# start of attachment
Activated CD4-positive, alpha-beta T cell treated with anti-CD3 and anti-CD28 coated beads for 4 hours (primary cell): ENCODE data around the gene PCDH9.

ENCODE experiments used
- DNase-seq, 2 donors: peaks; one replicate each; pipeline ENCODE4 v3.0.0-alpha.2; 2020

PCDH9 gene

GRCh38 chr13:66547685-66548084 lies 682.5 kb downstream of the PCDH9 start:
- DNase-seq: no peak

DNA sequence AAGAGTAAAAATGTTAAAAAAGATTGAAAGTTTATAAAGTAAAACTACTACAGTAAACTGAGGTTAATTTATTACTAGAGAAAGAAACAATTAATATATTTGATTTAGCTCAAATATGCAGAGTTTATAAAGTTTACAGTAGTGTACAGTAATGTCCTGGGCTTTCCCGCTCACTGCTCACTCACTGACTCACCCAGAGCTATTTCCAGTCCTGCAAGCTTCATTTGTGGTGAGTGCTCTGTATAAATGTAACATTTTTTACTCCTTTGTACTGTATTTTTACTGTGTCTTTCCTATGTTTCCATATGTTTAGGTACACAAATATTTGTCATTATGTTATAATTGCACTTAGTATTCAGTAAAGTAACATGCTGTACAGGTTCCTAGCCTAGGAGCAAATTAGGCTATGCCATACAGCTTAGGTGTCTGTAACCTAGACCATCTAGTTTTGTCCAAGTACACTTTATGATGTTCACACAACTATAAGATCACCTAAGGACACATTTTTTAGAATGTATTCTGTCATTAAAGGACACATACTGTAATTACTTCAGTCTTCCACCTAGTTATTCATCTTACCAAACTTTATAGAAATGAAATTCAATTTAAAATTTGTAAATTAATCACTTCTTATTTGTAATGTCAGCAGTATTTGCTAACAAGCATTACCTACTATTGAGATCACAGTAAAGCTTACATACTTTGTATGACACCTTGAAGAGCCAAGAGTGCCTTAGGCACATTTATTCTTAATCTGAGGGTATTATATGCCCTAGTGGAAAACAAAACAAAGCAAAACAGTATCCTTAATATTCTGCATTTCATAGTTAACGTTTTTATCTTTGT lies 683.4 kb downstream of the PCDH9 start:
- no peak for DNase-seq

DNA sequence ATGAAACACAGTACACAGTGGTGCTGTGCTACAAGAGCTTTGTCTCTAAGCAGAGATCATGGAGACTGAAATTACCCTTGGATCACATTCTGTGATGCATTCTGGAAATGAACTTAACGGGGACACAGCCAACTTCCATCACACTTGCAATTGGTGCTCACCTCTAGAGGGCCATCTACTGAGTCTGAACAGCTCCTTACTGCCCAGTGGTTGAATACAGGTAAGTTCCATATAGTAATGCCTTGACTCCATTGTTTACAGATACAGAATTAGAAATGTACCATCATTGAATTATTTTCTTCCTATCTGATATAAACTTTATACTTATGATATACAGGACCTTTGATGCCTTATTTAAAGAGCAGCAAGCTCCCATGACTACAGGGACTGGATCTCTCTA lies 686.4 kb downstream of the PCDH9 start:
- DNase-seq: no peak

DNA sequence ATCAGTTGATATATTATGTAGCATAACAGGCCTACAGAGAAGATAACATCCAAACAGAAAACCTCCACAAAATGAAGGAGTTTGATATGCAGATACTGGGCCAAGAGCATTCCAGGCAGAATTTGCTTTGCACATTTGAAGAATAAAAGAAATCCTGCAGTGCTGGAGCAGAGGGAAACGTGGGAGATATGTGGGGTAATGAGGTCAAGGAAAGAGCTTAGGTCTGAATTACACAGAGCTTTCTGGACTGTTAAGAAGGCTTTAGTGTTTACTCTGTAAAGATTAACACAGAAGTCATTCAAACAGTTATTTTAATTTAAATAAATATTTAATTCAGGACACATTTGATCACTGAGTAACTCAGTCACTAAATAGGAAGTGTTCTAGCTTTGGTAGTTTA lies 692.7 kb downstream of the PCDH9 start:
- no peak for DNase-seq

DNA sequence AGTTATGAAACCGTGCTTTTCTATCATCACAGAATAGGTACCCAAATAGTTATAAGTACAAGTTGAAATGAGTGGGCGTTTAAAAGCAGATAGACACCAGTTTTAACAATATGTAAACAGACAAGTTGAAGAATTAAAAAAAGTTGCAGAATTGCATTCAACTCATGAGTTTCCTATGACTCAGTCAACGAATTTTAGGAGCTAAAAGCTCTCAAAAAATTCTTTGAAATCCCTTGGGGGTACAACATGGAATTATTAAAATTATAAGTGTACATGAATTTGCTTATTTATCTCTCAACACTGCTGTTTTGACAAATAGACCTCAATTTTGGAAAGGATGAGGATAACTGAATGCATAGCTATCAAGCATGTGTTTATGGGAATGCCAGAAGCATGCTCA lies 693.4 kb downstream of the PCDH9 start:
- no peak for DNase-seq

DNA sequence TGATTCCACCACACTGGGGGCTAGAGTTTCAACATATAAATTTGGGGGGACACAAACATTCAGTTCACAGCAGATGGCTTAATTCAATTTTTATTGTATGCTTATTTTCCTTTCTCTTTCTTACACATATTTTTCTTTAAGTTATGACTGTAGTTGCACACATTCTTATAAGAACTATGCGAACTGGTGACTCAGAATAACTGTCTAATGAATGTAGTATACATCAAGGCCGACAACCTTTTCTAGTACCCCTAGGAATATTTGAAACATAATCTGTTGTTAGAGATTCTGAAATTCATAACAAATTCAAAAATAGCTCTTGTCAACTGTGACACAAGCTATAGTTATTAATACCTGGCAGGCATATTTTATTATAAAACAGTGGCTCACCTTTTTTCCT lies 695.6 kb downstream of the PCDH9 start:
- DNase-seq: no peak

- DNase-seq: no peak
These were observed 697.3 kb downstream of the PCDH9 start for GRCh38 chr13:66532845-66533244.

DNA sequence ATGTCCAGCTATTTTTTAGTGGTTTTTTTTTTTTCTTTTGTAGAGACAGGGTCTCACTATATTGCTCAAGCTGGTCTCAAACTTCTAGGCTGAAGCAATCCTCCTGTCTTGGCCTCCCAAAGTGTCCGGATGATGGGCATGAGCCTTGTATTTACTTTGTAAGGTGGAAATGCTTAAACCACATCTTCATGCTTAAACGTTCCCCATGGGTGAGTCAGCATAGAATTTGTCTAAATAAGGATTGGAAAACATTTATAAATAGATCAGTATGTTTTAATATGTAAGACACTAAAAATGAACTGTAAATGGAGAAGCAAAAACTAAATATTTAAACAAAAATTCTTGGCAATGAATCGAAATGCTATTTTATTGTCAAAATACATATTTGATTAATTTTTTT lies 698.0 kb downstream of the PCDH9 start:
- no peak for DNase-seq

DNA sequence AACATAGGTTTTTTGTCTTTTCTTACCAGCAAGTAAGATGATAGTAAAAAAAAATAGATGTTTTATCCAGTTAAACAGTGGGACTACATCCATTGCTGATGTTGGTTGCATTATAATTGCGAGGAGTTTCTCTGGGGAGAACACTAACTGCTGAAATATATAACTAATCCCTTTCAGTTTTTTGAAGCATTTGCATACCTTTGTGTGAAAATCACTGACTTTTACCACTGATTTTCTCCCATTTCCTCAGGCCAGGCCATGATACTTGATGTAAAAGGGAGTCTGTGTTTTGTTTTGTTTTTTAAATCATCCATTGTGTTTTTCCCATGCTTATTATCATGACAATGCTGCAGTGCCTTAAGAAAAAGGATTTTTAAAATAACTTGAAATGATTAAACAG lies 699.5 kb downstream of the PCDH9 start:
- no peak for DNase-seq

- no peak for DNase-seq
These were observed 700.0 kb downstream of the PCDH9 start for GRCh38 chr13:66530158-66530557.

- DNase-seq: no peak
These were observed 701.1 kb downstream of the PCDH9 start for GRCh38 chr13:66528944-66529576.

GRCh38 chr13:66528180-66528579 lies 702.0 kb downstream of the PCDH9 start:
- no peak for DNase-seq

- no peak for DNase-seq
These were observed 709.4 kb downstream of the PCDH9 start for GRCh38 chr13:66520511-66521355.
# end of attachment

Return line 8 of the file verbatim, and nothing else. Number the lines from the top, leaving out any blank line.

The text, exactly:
- no peak for DNase-seq